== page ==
As a freshman who is just six games into his collegiate career, Peters is expectedly having difficulty finding a comfort zone. The Houston native is shooting only 33 percent from the floor, 21 percent from 3-point range, and only 57 percent from the charity stripe. Peters needs to be a more dynamic presence in all aspects of competition; otherwise, he might be moved to the bench in favor of reserve guards who are doing more to facilitate Western Kentucky's halfcourt offense.
By a considerable margin, the best and most impactful reserve for Ken McDonald is Kahlil McDonald (no relation). The Hilltoppers' coach can ask his like-named player, a 6-2, 195-pound junior guard, to provide scoring punch off the bench. Kahlil McDonald averages only 5.5 points per game, but he does so in only 16.8 minutes per game, which gives him a points-per-40-minutes rate of 13.1, fifth-best on the WKU roster. Vandy will have to watch for the Brooklyn product and clamp down on the Hilltoppers' sixth man.
There are other role players with well-defined responsibilities on the Western Kentucky bench. Center Cliff Dixon pulls down 5.7 rebounds per game in just under 16 minutes, making him one of the Hilltoppers' most effective rebounders and by far the most active reserve on the glass. Backup guard Jamal Crook averages only 15 minutes a contest, but he is the team's best ball distributor with 4.2 assists per game and a sparkling 3.5-to-1 assist-to-turnover ratio. If thwarting the opposition is most centrally achieved by preventing players from doing the thigns they do best, Vanderbilt knows what to look for when the Hilltoppers go deep into their rotation. Expect Ken McDonald to use at least nine players, and very probably ten, on Wednesday night.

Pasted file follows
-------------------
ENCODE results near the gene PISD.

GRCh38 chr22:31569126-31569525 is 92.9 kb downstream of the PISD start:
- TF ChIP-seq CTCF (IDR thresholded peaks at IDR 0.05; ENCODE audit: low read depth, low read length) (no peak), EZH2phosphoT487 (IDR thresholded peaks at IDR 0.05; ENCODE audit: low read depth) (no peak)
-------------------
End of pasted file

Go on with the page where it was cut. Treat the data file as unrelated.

Keys to the Game
1) No rebounds, no revenge. Let's cast the issue in plain terms: Western Kentucky is 20th in the nation with 39.3 rebounds per game. More instructive is this statistic: The Hilltoppers rebound 37.6 percent (roughly three out of every eight) of their missed shots. Yes, WKU gets an offensive rebound on three of every eight opportunities, an exceptionally good rate. The Dores need to gang-rebound the ball and protect the glass. If they do, they're in very good shape.
2) Force role players to do more than what they're capable of. Western Kentucky is plainly an imbalanced team. So much of the offense runs through Patillo and Pettigrew that the other players on the roster, starters and reserves alike, aren't inclined to step up and answer the bell. If Vandy can contain the Patillo-Pettigrew combo and force the Hilltoppers' role players to shoot and score at prolific rates, the sense here is that the visitors from the Sun Belt Conference won't be able to keep up. That's a proposition the Commodores would welcome in this contest. They can lose if Patillo and Pettigrew go off for big nights. They will have a hard time losing if they lock down the Hilltoppers' two hardwood stars.